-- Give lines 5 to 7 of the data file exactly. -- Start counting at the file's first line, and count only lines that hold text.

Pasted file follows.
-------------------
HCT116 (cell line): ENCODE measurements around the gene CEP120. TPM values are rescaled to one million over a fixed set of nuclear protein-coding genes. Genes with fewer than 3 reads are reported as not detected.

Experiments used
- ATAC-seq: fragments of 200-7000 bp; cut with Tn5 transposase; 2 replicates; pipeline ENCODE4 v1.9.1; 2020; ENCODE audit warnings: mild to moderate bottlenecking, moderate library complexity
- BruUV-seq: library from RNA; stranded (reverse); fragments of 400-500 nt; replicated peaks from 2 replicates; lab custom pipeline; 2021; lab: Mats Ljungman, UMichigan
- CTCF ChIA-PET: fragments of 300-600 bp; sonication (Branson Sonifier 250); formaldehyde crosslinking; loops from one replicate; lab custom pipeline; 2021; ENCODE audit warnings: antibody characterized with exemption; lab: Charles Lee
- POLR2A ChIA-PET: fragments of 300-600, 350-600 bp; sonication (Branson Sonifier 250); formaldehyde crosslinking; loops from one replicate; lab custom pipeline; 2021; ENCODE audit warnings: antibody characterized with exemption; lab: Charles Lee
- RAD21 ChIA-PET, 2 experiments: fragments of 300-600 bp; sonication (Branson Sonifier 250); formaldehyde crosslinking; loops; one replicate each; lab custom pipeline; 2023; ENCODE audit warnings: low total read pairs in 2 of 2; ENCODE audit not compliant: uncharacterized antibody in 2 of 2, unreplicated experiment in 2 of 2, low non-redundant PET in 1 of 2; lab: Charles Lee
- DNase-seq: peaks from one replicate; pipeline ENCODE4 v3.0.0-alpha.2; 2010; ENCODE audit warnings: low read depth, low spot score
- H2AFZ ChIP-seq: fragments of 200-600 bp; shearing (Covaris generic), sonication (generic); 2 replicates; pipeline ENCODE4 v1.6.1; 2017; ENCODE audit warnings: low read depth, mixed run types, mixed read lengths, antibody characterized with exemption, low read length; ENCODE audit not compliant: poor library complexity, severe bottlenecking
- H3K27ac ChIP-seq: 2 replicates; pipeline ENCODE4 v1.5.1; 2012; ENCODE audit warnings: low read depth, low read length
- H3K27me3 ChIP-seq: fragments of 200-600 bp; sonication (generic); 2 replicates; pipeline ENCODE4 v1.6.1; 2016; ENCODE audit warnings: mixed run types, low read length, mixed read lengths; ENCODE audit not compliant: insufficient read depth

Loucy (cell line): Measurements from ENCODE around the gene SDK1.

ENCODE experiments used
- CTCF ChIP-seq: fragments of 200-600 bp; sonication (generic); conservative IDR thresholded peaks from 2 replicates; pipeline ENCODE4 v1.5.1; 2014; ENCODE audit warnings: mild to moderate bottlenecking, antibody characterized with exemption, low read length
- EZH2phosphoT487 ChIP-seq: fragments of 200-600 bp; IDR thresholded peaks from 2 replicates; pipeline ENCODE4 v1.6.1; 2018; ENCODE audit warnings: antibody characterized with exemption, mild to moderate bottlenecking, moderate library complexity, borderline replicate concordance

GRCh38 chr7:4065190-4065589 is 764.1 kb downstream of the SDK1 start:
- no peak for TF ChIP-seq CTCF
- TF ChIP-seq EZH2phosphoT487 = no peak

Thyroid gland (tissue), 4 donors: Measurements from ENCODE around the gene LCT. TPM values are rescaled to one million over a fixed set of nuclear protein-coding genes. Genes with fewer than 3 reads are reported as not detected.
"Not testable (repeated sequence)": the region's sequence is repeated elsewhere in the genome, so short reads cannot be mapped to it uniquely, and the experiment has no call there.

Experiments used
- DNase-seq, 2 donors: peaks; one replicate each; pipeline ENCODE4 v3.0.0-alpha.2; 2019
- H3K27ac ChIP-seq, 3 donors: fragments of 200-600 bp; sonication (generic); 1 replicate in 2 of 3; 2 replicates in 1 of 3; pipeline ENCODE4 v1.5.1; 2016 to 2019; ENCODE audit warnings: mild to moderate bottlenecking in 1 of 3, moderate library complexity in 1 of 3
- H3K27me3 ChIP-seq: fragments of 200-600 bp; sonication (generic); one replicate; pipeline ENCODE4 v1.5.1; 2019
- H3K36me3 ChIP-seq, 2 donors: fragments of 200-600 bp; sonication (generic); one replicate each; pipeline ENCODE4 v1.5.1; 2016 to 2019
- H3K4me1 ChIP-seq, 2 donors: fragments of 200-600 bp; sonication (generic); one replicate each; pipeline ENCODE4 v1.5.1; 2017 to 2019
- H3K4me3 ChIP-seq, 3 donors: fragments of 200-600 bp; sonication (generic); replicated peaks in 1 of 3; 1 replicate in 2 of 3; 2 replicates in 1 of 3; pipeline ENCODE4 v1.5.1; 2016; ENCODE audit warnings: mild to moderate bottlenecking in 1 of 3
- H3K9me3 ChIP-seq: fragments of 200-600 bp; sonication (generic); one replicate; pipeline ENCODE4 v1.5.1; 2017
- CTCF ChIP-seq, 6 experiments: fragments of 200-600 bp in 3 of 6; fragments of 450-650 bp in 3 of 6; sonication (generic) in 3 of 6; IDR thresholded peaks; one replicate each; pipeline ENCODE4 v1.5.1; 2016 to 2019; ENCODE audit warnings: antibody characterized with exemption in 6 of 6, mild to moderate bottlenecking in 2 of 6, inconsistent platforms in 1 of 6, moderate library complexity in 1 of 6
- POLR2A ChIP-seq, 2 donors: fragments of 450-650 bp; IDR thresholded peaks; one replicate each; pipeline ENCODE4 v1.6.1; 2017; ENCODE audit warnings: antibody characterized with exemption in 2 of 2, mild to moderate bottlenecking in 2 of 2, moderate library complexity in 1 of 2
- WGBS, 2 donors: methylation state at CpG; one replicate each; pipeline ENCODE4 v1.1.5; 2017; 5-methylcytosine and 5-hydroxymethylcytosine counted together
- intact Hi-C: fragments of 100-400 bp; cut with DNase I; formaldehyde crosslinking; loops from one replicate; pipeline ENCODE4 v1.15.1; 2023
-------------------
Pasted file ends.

- CTCF ChIA-PET: fragments of 300-600 bp; sonication (Branson Sonifier 250); formaldehyde crosslinking; loops from one replicate; lab custom pipeline; 2021; ENCODE audit warnings: antibody characterized with exemption; lab: Charles Lee
- POLR2A ChIA-PET: fragments of 300-600, 350-600 bp; sonication (Branson Sonifier 250); formaldehyde crosslinking; loops from one replicate; lab custom pipeline; 2021; ENCODE audit warnings: antibody characterized with exemption; lab: Charles Lee
- RAD21 ChIA-PET, 2 experiments: fragments of 300-600 bp; sonication (Branson Sonifier 250); formaldehyde crosslinking; loops; one replicate each; lab custom pipeline; 2023; ENCODE audit warnings: low total read pairs in 2 of 2; ENCODE audit not compliant: uncharacterized antibody in 2 of 2, unreplicated experiment in 2 of 2, low non-redundant PET in 1 of 2; lab: Charles Lee